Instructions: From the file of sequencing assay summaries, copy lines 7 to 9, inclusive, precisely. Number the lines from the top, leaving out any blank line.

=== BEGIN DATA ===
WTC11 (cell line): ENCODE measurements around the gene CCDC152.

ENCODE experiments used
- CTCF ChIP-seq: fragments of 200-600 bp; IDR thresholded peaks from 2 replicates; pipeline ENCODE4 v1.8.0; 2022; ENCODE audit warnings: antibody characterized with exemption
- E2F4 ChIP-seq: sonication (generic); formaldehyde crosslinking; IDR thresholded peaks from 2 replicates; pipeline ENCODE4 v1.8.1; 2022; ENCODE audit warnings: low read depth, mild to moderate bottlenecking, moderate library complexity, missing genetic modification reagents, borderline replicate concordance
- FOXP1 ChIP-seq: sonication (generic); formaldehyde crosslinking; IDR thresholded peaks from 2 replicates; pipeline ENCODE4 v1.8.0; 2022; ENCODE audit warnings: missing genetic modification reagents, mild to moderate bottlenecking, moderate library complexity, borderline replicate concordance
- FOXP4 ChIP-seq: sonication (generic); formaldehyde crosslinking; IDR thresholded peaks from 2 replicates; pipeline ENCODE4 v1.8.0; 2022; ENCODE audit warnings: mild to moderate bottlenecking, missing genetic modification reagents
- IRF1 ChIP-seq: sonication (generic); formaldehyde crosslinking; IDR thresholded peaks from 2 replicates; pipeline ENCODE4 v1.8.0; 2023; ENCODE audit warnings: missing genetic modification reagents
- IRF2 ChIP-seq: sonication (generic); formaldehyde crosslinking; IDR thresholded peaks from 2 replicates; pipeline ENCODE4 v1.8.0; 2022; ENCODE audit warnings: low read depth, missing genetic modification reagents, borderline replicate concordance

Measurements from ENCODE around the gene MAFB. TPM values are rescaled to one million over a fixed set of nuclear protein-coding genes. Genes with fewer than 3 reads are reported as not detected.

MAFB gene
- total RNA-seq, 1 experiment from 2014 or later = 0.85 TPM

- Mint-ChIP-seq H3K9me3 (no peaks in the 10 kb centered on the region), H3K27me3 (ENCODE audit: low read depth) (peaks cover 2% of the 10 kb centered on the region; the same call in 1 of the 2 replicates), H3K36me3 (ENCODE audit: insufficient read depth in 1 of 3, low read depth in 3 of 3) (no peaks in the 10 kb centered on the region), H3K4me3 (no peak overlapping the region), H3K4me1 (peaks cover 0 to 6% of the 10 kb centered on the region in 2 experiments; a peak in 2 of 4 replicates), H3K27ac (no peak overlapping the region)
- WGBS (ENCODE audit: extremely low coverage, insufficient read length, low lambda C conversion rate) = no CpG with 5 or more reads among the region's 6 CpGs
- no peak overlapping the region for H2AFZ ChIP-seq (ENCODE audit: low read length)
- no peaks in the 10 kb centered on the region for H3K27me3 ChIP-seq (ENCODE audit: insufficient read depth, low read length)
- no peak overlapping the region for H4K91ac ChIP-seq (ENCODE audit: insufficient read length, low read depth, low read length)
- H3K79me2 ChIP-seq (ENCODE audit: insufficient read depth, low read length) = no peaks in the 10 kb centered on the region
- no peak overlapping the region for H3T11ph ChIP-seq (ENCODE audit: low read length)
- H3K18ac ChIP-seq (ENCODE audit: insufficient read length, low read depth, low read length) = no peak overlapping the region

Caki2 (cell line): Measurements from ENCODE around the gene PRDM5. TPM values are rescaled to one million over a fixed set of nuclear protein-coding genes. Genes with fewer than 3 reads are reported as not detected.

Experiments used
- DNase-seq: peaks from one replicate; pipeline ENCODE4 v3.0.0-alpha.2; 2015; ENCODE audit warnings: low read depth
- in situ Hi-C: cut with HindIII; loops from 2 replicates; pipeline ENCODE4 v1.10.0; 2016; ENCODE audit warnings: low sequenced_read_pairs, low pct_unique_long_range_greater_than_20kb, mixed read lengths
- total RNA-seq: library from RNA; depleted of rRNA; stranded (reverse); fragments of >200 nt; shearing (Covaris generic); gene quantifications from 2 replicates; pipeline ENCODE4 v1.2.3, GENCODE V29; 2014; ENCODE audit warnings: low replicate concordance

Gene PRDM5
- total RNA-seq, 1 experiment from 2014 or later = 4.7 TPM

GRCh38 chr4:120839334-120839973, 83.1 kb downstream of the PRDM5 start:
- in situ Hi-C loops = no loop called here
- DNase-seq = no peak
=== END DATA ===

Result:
- IRF1 ChIP-seq: sonication (generic); formaldehyde crosslinking; IDR thresholded peaks from 2 replicates; pipeline ENCODE4 v1.8.0; 2023; ENCODE audit warnings: missing genetic modification reagents
- IRF2 ChIP-seq: sonication (generic); formaldehyde crosslinking; IDR thresholded peaks from 2 replicates; pipeline ENCODE4 v1.8.0; 2022; ENCODE audit warnings: low read depth, missing genetic modification reagents, borderline replicate concordance

Measurements from ENCODE around the gene MAFB. TPM values are rescaled to one million over a fixed set of nuclear protein-coding genes. Genes with fewer than 3 reads are reported as not detected.